No as far as I am aware. The work of Otto Hahn and Lise Meitner in 1938 determined that Uranium was about the breaking point of stable atoms.
Hahn was particularly clueless, or lacking insight, so he relied very heavily upon Meitner to figure out matters which baffled him. So much so, that when she being Jewish fled to Stockholm and Hahn continued their experiments and quizzed her by air mail. There was a particularly fast overnight mail service throughout the war. British MI5 capitalised on this relationship to learn through hahn about Nazi nuclear progress.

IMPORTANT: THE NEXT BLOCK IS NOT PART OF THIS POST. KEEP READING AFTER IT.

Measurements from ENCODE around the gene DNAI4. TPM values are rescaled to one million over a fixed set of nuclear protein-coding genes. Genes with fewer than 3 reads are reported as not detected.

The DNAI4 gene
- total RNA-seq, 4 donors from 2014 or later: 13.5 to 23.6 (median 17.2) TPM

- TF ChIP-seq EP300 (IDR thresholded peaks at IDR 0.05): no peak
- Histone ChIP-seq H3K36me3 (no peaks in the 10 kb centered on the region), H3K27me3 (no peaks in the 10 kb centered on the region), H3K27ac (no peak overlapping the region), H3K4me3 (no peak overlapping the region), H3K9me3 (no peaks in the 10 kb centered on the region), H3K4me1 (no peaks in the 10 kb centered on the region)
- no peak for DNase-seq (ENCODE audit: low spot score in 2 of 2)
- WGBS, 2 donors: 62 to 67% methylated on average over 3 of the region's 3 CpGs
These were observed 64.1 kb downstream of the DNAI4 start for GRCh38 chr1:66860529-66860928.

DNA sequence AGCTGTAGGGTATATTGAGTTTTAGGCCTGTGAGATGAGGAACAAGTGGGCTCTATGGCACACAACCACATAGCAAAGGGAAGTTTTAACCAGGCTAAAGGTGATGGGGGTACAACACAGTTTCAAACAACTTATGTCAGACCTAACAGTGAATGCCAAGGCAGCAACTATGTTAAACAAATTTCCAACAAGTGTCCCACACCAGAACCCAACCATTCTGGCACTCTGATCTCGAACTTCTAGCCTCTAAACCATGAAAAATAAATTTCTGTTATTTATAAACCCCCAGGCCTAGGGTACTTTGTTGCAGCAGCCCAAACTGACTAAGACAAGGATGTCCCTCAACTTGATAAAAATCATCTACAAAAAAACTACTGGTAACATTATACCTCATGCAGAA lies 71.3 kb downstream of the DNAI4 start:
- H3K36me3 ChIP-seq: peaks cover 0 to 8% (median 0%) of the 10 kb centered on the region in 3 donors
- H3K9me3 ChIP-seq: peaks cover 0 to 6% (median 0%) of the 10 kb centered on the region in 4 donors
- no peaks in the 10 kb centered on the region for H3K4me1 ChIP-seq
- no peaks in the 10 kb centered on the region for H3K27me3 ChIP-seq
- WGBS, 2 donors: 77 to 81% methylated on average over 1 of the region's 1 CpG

Back to the topic, Meitner theorised to Hahn that an atom was like a water droplet where if one kept adding to the nucleus at some point it would get too big and begin to wobble and finally burst. She said this bursting was like losing surface tension.
As it burst of course it would form two smaller droplets so if this reasoning is correct then there seems little opportunity for heavy fusion.
Stars are the primary example of a fusion reaction. As stars burn up Hydrogen and start to consume Helium, the heat released appears to dwindle. I can only add that there don't seem to be any stars observed burning Uranium in fusion reactions.